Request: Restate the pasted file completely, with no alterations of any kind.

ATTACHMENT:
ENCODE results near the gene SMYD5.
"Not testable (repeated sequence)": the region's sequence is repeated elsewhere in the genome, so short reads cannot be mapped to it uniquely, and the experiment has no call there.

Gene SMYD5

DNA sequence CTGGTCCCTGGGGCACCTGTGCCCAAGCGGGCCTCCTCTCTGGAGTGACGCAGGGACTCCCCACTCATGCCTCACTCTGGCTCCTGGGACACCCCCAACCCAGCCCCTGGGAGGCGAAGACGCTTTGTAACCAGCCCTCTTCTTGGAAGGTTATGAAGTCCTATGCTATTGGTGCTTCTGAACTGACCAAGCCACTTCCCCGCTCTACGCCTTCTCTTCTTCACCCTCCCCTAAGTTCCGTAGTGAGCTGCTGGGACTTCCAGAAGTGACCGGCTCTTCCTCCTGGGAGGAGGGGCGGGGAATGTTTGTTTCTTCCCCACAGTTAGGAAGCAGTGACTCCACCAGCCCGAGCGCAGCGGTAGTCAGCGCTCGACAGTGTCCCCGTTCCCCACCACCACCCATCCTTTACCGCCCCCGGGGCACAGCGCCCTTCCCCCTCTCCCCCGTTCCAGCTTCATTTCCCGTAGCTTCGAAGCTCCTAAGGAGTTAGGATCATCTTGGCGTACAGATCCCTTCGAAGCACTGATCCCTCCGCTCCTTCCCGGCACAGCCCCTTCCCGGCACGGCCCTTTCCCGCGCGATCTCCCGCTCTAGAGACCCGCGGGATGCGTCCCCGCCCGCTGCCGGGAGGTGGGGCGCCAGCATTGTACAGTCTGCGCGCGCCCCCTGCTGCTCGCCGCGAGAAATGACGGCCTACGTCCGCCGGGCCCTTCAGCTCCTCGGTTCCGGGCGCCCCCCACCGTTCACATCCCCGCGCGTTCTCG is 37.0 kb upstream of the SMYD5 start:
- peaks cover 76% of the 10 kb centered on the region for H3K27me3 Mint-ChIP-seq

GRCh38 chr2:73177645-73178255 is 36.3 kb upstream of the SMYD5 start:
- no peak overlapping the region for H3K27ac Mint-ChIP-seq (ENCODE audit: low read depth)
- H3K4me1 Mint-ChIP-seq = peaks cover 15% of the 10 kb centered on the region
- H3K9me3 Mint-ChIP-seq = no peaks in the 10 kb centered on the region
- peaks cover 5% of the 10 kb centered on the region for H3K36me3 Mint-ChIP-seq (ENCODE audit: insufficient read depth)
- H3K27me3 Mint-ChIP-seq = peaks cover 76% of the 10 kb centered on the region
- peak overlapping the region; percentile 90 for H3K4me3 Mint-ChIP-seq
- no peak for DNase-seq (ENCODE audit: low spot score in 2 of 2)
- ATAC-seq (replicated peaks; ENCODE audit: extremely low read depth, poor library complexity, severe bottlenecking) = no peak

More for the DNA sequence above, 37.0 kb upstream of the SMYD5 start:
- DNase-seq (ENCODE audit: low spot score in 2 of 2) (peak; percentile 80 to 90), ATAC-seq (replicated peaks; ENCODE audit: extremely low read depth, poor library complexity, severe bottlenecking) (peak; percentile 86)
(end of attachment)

ENCODE results near the gene SMYD5.
"Not testable (repeated sequence)": the region's sequence is repeated elsewhere in the genome, so short reads cannot be mapped to it uniquely, and the experiment has no call there.

Gene SMYD5

DNA sequence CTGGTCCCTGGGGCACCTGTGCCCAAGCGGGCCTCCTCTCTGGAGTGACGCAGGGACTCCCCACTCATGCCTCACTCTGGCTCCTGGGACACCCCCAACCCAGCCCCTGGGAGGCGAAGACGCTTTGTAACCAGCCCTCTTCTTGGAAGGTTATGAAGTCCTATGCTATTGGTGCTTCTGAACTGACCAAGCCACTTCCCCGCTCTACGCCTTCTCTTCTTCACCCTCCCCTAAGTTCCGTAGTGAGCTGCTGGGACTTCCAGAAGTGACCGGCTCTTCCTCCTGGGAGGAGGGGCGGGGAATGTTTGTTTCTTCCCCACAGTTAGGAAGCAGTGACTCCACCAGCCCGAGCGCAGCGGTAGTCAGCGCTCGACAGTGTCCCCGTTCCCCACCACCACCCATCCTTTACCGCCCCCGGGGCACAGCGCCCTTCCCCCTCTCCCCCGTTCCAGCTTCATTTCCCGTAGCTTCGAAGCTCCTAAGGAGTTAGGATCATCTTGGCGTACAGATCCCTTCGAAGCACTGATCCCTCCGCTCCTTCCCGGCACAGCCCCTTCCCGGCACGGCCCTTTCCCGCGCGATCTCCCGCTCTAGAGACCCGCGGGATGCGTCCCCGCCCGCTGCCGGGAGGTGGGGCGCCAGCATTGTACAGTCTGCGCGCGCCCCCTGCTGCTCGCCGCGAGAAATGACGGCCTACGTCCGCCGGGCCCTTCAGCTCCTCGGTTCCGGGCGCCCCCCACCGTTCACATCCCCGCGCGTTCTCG is 37.0 kb upstream of the SMYD5 start:
- peaks cover 76% of the 10 kb centered on the region for H3K27me3 Mint-ChIP-seq

GRCh38 chr2:73177645-73178255 is 36.3 kb upstream of the SMYD5 start:
- no peak overlapping the region for H3K27ac Mint-ChIP-seq (ENCODE audit: low read depth)
- H3K4me1 Mint-ChIP-seq = peaks cover 15% of the 10 kb centered on the region
- H3K9me3 Mint-ChIP-seq = no peaks in the 10 kb centered on the region
- peaks cover 5% of the 10 kb centered on the region for H3K36me3 Mint-ChIP-seq (ENCODE audit: insufficient read depth)
- H3K27me3 Mint-ChIP-seq = peaks cover 76% of the 10 kb centered on the region
- peak overlapping the region; percentile 90 for H3K4me3 Mint-ChIP-seq
- no peak for DNase-seq (ENCODE audit: low spot score in 2 of 2)
- ATAC-seq (replicated peaks; ENCODE audit: extremely low read depth, poor library complexity, severe bottlenecking) = no peak

More for the DNA sequence above, 37.0 kb upstream of the SMYD5 start:
- DNase-seq (ENCODE audit: low spot score in 2 of 2) (peak; percentile 80 to 90), ATAC-seq (replicated peaks; ENCODE audit: extremely low read depth, poor library complexity, severe bottlenecking) (peak; percentile 86)